Nosocomial Infections


Infections acquired during a hospital stay are called nosocomial infections. Formally, they are are defined as infections arising after 48 hours of hospital admission. For earlier periods it is presumably assumed that the infection arose prior to admission, though this is not always going to be true. Patients with only a brief hospital stay may find they have a nosocomial infection after leaving hospital.

Nosocomial infections are common with estimates at about 10% of American hospital patients, or more than 2 million cases annually in the USA. Death rates may be 20,000 annually in the USA although some estimates are as high as 88,000 deaths. Cost estimates are as much as $4.5 billion in 1995.

Hospitals generally have a high rate of nosocomial infections and the reasons are rather obvious. There are a lot of sick people around, many with depressed immune systems, and a lot of staff that deal with them every day. Nosocomial infections may arise from inhalation of droplets in the air or spread by direct hand contact from hospital staff or visitors. Most nosocomial infections afflict patients with reduced immune response either due to age, serious disease, certain medications, or recent surgery.

Types of nosocomial infections: There are various types of nosocomial infections affecting various different sites. An approximate list in order of likelihood, with CDC 1996 data on frequency, is: urinary tract infections (34% in 1996), surgical site infections (17%), respiratory infections especially nosocomial pneumonia (13%), blood infections/bacteremia (14%), skin (especially burns), gastrointestinal tract infections, and central nervous system infections.

Like any infectious condition, nosocomial infections can be bacterial, viral, fungal, or even parasitic. The most common pathogens include staphylococci (especially staphylococcus aureus), pseudomonas, and Escherichia coli. However, various newer pathogens are becoming more important. Fungal conditions, mainly from candida, comprise approximately 9% of nosocomial infections.

Fungal nosocomial infections: Several fungi have become more common in nosocomial infections with a rate reported as 3.8 per 1,000 hospital patients (CDC/NNIS). The most common are Candida (mostly Candida albicans), Aspergillus, Fusarium, Trichosporon, and Malassezia. Candidiasis remains the most common type of nosocomial fungal infection, particularly in the immunocompromised. Risk factors for fungal infections include antibiotic treatments, chemotherapy, intravascular catheters, neutropenia, hemodialysis, or prior fungal infection.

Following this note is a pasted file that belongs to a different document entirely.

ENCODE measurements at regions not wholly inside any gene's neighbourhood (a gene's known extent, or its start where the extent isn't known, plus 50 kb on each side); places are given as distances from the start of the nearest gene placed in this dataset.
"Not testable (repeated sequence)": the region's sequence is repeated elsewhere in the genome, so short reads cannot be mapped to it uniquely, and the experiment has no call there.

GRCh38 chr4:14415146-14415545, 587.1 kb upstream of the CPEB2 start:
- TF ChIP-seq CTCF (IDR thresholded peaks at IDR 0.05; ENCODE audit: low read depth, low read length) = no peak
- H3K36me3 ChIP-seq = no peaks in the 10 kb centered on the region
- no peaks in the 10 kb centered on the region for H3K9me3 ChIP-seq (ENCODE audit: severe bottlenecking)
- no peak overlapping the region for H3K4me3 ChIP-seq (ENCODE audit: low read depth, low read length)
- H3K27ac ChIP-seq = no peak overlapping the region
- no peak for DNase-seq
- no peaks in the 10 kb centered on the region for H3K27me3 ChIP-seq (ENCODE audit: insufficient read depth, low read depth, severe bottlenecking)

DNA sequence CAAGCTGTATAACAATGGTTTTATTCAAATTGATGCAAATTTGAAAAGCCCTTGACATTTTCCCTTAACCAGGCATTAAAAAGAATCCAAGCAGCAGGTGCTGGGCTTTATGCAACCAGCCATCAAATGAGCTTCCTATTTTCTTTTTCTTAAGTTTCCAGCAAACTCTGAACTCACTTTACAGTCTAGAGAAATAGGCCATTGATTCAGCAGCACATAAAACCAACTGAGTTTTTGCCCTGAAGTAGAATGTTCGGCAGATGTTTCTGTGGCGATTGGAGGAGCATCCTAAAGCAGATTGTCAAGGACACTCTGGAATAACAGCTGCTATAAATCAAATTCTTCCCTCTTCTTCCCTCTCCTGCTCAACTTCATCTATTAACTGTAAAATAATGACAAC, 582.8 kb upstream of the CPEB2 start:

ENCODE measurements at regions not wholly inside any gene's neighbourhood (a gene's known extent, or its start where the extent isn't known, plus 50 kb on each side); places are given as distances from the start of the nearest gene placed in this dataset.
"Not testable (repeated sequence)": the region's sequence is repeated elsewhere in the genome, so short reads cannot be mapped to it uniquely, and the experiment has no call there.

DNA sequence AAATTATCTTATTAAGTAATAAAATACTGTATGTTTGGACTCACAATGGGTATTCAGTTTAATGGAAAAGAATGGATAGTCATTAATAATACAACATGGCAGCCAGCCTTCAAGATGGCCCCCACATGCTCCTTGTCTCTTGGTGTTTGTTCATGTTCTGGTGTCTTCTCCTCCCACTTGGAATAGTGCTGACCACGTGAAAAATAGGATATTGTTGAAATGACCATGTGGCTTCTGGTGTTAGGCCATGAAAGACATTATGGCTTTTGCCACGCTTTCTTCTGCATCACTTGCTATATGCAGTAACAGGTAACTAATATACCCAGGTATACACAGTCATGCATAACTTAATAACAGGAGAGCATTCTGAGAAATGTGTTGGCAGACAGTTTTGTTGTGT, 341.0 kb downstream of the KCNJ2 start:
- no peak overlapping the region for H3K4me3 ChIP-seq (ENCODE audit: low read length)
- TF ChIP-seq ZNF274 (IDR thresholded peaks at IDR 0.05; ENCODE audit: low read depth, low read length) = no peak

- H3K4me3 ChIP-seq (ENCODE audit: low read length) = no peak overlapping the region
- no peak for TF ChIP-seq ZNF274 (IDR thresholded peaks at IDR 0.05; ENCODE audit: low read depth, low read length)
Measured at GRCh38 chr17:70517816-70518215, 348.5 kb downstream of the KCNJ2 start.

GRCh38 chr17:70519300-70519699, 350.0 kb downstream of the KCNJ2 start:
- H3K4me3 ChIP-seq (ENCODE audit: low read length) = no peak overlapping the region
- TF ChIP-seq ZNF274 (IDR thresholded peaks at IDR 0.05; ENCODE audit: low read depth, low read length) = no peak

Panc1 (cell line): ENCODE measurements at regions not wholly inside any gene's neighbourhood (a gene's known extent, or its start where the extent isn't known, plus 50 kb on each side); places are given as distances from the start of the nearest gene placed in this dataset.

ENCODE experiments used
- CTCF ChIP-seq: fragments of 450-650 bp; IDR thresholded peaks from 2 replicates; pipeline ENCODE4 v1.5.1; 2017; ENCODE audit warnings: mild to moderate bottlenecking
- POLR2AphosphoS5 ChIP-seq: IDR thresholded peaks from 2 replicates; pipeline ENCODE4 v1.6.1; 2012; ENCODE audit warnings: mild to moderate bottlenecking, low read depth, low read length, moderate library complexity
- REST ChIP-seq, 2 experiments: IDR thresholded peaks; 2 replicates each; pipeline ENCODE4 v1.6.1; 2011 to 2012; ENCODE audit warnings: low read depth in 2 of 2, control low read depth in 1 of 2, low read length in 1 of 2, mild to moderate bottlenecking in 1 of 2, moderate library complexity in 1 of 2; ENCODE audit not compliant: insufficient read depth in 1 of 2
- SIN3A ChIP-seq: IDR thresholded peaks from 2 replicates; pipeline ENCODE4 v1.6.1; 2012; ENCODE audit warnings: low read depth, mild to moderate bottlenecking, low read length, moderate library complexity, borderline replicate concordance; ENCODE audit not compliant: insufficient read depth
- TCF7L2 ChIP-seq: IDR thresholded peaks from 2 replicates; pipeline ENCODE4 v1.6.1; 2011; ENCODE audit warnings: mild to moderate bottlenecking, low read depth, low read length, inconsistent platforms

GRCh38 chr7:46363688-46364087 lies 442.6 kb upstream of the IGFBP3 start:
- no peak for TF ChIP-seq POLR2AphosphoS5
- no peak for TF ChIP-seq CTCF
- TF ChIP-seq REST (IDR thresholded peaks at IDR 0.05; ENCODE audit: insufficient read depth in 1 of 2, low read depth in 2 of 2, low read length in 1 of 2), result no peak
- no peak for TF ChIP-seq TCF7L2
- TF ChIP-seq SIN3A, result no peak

Antibiotic resistance: Many of the pathogens that cause nosocomial infections have a high level of resistance to antibiotic treatments. These emerging pathogens are the most serious concerns, because they are more difficult to treat. Some of the major concerns are methicillin resistant staphylococcus aureus (MRSA), vancomycin-resistant Staphylococcus aureus, and vancomycin-resistant enterococci (VRE).

Nosocomial Urinary tract infections: Urinary tract infections are the most common nosocomial infections. These infections can be caused by various pathogens such as E. coli, Pseudomonas, or Enterococcus.

Nosocomial pneumonia: Pneumonia is a common and serious nosocomial infection in the USA. Pneumonia is the second most common nosocomial infection in the United States. Most patients affected are have risk factors such as: mechanical ventilation (high risk), elderly, neonates, severe underlying disease, immunodeficiency, depressed sensorium, cardiopulmonary disease, or recent thoraco-abdominal surgery. Several types of pathogens can infect the respiratory tract and cause nosocomial pneumonia: bacterial pneumonia, Legionnaires' disease, pulmonary aspergillosis, Mycobacterium tuberculosis, and viral pneumonias such as Respiratory Syncytial Virus (RSV) and influenza.

Prevention of nosocomial infections: There are numerous preventive measures ranging from the obvious to high-tech. The goals are to avoid transmission by hand, by air, and by blood. Handwashing by medical staff is the single greatest improvement, but sadly this hygiene action is often lacking in many staff. Other measures include avoiding hand contact, especially to the conjunctiva or nasal areas. Various sterilization measures are helpful ranging from simple acts like sterilizing ventilators to full scale air filtering systems in the hospital. In some cases it may be appropriate to vaccinate certain patients against particular pathogens. There are numerous measures possible to avoid transmission of nosocomial infections, and the above is a brief and incomplete discussion.

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